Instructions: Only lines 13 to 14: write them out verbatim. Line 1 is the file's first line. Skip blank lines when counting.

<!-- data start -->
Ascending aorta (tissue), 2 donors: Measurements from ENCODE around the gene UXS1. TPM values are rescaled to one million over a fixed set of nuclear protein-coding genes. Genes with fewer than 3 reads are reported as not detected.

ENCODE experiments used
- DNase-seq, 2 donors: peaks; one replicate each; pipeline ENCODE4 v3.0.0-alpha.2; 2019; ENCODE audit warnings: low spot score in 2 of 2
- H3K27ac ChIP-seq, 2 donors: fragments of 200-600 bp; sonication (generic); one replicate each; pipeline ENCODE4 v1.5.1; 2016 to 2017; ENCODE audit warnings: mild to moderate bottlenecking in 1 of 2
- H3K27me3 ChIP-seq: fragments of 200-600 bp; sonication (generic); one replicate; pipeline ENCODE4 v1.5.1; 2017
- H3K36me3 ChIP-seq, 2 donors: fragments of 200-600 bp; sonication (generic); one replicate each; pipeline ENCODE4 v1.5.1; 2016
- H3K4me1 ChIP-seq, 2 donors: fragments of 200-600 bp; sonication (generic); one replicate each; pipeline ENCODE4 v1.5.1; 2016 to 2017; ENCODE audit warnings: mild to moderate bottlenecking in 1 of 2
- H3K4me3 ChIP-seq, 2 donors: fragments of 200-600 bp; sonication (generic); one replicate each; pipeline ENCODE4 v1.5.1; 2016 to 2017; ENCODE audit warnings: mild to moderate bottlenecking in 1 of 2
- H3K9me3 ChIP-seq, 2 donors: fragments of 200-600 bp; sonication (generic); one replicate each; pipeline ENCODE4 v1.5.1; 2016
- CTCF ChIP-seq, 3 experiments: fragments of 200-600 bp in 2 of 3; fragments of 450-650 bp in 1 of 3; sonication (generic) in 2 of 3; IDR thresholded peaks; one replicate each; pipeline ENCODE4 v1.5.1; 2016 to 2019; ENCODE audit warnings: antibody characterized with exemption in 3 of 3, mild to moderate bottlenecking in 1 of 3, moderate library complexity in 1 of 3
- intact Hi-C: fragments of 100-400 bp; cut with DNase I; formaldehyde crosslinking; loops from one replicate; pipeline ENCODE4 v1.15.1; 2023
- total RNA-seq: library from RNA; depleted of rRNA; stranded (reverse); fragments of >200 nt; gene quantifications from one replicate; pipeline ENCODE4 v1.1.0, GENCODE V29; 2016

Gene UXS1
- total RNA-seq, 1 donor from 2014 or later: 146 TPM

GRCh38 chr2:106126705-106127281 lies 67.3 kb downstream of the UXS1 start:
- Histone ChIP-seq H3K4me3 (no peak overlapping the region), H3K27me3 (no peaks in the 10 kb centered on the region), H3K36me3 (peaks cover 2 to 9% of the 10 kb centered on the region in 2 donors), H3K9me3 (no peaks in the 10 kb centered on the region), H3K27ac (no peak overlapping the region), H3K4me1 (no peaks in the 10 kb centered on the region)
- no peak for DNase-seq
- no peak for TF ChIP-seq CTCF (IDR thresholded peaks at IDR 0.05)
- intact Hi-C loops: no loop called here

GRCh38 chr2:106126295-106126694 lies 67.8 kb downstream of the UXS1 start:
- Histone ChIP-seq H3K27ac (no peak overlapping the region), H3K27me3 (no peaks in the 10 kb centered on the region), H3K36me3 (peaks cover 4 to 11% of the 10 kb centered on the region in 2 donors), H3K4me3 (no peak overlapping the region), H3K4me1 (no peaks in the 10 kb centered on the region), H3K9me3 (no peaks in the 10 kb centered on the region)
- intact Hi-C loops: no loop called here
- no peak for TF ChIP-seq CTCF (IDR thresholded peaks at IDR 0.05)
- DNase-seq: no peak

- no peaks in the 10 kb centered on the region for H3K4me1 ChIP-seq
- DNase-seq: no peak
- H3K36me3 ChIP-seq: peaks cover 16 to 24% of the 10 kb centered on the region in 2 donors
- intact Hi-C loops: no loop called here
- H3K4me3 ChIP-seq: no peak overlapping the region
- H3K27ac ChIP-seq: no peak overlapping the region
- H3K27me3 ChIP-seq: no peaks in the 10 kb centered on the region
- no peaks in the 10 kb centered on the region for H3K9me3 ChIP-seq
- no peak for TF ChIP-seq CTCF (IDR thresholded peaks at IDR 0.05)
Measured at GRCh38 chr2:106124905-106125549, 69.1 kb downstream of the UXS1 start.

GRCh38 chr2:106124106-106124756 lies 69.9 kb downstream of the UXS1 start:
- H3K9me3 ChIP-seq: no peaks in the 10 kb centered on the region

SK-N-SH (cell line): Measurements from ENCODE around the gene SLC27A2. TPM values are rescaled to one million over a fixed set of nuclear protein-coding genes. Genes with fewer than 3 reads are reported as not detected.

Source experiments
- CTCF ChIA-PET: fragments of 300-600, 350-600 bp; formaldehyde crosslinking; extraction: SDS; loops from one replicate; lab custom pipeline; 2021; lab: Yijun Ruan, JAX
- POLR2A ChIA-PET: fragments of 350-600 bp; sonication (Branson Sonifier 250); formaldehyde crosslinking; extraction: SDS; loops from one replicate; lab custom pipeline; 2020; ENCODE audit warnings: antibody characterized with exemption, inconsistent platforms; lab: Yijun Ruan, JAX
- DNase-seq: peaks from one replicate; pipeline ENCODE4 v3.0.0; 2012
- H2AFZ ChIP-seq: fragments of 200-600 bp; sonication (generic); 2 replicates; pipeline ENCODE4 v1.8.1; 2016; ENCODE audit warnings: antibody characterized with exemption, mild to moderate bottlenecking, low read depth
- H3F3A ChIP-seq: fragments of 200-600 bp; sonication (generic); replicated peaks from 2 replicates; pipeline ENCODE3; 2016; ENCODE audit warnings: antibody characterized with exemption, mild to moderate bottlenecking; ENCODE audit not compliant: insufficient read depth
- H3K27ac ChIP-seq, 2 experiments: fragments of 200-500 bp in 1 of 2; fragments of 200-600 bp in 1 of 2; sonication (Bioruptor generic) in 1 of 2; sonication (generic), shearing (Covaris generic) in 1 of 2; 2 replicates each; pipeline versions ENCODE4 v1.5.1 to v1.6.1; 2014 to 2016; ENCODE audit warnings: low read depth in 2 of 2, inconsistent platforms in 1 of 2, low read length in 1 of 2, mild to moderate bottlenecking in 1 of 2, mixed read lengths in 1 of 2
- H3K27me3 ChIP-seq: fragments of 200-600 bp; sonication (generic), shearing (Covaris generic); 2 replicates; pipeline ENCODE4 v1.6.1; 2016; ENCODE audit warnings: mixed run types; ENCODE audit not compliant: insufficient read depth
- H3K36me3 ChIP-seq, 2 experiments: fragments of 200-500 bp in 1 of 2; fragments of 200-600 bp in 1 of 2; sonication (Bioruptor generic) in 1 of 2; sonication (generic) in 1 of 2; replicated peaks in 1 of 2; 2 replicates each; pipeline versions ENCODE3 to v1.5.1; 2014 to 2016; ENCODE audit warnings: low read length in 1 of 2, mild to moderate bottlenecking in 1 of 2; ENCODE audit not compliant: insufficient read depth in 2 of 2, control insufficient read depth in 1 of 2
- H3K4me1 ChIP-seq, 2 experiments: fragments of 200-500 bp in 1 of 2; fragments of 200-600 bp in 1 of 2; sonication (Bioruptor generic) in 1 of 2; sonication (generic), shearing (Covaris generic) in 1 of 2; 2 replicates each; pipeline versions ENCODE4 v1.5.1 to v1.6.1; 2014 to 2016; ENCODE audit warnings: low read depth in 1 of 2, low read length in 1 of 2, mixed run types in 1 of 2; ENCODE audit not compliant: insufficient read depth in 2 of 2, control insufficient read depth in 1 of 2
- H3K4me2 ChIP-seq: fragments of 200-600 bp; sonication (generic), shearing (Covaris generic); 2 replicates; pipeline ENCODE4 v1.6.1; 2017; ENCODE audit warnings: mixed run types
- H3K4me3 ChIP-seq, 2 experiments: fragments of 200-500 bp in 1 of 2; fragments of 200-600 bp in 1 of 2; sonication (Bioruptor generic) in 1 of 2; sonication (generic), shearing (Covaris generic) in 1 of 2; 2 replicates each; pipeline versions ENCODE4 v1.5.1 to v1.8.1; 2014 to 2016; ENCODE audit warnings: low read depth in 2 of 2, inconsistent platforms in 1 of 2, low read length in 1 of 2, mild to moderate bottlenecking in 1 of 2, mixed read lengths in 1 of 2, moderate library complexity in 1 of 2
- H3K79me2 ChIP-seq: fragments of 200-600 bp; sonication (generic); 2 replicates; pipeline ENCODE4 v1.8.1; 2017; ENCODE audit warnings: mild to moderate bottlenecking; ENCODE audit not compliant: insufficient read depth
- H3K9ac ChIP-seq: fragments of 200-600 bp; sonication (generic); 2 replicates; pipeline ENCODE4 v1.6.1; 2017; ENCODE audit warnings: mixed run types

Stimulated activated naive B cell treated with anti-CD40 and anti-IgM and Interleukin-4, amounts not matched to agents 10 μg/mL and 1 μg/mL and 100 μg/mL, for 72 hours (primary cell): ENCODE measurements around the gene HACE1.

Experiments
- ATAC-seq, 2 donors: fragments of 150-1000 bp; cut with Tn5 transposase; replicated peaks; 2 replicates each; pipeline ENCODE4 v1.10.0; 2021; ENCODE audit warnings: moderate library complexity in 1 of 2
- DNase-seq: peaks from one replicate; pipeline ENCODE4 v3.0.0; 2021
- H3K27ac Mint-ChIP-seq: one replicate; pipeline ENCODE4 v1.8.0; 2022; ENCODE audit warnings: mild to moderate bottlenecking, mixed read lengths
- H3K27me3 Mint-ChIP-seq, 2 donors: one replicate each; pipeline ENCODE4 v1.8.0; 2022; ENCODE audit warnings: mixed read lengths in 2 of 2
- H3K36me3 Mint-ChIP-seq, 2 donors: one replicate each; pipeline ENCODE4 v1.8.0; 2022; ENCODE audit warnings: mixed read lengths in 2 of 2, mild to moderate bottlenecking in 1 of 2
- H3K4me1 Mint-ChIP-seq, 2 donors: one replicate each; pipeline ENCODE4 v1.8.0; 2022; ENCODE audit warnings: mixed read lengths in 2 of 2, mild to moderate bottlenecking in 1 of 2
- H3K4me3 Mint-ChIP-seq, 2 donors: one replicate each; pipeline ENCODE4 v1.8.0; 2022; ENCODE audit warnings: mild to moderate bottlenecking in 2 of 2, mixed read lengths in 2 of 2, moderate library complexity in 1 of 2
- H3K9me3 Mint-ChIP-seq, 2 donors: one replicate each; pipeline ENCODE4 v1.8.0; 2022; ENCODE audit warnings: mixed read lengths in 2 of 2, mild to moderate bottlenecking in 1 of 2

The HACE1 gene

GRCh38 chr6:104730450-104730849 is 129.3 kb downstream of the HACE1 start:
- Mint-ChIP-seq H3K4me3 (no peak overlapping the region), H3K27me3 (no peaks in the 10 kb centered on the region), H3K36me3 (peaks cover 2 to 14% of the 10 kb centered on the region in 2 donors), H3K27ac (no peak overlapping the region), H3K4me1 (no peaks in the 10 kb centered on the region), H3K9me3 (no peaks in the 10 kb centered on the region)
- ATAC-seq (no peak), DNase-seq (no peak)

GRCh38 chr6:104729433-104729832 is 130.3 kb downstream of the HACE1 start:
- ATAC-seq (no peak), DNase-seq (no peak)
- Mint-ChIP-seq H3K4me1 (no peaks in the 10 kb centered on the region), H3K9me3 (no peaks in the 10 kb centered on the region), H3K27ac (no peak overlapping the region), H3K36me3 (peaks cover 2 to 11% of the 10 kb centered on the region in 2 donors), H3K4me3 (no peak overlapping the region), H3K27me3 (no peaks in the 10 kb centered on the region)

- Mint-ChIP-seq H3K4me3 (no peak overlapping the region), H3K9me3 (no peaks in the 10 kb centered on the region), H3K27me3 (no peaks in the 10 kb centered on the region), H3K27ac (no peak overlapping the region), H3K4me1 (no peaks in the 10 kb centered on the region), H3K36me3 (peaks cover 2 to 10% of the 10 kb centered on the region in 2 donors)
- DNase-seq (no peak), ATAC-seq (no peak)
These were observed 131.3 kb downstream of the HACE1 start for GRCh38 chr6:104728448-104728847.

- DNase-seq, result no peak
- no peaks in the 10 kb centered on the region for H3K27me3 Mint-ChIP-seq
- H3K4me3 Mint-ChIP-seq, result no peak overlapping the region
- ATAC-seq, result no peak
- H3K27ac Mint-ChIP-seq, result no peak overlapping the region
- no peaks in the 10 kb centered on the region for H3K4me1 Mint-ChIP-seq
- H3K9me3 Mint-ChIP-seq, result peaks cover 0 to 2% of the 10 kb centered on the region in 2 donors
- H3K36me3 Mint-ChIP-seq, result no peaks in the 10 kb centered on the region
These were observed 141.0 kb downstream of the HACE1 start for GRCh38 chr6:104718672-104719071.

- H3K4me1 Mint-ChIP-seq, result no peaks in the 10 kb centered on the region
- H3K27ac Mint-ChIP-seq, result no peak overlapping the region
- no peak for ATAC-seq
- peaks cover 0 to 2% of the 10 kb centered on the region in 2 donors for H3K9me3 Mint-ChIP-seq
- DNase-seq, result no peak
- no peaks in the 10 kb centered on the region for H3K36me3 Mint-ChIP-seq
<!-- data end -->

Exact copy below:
Gene UXS1
- total RNA-seq, 1 donor from 2014 or later: 146 TPM